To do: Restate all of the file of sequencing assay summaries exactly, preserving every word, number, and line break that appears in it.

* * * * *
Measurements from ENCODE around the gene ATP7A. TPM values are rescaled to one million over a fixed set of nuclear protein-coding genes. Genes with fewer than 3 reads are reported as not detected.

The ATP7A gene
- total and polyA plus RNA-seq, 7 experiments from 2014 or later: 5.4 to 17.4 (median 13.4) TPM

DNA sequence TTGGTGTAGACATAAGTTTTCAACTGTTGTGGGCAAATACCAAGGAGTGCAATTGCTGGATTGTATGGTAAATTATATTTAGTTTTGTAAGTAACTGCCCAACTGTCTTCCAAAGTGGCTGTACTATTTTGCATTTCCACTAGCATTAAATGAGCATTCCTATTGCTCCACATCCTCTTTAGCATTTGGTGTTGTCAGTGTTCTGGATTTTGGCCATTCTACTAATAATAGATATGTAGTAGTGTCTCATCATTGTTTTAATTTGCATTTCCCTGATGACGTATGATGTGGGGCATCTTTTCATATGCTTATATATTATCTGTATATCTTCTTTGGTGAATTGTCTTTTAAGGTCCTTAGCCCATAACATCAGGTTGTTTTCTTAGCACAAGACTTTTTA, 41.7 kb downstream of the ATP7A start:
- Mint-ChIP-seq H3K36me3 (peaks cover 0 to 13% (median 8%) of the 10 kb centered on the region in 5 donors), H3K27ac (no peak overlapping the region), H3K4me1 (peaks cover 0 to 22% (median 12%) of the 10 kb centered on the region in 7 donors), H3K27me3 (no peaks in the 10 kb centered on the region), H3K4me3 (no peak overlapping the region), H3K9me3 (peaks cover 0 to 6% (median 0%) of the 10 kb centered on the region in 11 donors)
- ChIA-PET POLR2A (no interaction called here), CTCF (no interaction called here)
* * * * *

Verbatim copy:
Measurements from ENCODE around the gene ATP7A. TPM values are rescaled to one million over a fixed set of nuclear protein-coding genes. Genes with fewer than 3 reads are reported as not detected.

The ATP7A gene
- total and polyA plus RNA-seq, 7 experiments from 2014 or later: 5.4 to 17.4 (median 13.4) TPM

DNA sequence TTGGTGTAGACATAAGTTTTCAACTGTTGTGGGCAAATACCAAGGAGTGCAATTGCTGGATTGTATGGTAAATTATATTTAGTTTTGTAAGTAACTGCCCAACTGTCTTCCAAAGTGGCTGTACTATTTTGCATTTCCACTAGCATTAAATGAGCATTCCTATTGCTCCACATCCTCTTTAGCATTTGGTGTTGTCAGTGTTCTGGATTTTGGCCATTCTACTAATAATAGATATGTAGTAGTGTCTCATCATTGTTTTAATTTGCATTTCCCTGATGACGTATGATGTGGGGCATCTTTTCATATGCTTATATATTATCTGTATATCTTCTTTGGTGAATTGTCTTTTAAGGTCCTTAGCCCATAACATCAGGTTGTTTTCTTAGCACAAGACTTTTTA, 41.7 kb downstream of the ATP7A start:
- Mint-ChIP-seq H3K36me3 (peaks cover 0 to 13% (median 8%) of the 10 kb centered on the region in 5 donors), H3K27ac (no peak overlapping the region), H3K4me1 (peaks cover 0 to 22% (median 12%) of the 10 kb centered on the region in 7 donors), H3K27me3 (no peaks in the 10 kb centered on the region), H3K4me3 (no peak overlapping the region), H3K9me3 (peaks cover 0 to 6% (median 0%) of the 10 kb centered on the region in 11 donors)
- ChIA-PET POLR2A (no interaction called here), CTCF (no interaction called here)